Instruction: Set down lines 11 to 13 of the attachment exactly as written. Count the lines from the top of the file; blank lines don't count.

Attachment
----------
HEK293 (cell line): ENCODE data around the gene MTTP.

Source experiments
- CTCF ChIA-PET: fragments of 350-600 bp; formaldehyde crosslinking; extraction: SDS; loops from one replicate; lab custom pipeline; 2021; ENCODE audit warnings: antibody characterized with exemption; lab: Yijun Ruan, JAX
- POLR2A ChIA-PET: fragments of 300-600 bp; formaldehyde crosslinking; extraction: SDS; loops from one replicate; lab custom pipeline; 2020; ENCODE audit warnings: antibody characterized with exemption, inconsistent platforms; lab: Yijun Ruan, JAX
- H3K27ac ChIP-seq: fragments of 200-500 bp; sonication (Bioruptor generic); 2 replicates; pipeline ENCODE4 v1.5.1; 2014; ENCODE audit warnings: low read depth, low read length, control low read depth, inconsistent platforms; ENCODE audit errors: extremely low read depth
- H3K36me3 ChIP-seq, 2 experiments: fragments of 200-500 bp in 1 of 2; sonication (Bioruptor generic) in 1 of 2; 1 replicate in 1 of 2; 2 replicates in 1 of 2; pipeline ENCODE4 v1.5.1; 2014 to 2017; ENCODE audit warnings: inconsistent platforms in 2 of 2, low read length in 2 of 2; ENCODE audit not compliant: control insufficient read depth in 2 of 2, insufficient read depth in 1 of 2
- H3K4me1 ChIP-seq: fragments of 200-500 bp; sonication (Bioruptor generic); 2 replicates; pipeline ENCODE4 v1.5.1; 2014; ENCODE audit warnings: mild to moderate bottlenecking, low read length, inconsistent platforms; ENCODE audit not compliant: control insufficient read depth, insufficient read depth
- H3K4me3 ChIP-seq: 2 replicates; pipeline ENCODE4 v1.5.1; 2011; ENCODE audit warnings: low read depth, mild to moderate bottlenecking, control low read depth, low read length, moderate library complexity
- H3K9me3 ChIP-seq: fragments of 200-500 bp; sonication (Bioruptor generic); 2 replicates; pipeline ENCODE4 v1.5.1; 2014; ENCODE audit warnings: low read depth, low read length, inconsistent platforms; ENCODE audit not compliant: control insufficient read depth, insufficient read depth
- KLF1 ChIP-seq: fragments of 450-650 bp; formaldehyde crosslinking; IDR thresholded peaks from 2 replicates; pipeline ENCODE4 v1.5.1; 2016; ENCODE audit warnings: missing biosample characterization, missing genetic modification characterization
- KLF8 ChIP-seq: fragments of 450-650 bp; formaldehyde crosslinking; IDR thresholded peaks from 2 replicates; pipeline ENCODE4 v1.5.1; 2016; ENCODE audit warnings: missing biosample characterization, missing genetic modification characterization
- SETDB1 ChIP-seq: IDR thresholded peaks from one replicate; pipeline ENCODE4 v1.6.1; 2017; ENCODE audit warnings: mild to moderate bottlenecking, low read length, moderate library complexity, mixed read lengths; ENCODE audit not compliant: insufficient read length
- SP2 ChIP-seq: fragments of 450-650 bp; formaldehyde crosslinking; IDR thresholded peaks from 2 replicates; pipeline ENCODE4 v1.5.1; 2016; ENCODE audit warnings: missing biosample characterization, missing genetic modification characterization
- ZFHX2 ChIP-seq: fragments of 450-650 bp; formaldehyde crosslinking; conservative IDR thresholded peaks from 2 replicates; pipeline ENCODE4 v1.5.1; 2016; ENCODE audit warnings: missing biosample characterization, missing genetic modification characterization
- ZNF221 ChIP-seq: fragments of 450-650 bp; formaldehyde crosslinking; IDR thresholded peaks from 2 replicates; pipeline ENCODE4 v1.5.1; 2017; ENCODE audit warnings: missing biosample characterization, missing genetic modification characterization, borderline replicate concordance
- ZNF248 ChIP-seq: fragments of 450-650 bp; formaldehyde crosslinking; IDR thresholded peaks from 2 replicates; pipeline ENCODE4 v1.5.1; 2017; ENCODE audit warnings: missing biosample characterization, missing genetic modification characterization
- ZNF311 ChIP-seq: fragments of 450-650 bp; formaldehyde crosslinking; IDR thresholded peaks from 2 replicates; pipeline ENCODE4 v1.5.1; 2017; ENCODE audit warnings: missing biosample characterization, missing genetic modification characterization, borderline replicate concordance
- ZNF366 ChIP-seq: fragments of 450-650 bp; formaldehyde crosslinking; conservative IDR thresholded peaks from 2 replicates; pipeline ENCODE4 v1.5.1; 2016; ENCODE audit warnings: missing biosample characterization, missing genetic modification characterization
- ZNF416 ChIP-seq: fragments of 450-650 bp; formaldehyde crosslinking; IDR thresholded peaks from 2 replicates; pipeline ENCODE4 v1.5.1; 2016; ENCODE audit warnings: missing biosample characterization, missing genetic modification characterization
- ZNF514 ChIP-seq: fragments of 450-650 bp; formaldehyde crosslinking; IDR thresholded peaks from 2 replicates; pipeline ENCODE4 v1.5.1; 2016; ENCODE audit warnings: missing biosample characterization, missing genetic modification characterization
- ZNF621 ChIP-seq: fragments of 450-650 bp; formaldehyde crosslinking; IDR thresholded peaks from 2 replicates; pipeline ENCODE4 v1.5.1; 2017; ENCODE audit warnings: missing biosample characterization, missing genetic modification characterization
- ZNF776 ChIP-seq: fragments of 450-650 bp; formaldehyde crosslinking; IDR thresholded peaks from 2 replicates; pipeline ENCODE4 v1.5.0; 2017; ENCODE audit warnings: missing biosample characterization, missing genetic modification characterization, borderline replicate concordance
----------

- KLF8 ChIP-seq: fragments of 450-650 bp; formaldehyde crosslinking; IDR thresholded peaks from 2 replicates; pipeline ENCODE4 v1.5.1; 2016; ENCODE audit warnings: missing biosample characterization, missing genetic modification characterization
- SETDB1 ChIP-seq: IDR thresholded peaks from one replicate; pipeline ENCODE4 v1.6.1; 2017; ENCODE audit warnings: mild to moderate bottlenecking, low read length, moderate library complexity, mixed read lengths; ENCODE audit not compliant: insufficient read length
- SP2 ChIP-seq: fragments of 450-650 bp; formaldehyde crosslinking; IDR thresholded peaks from 2 replicates; pipeline ENCODE4 v1.5.1; 2016; ENCODE audit warnings: missing biosample characterization, missing genetic modification characterization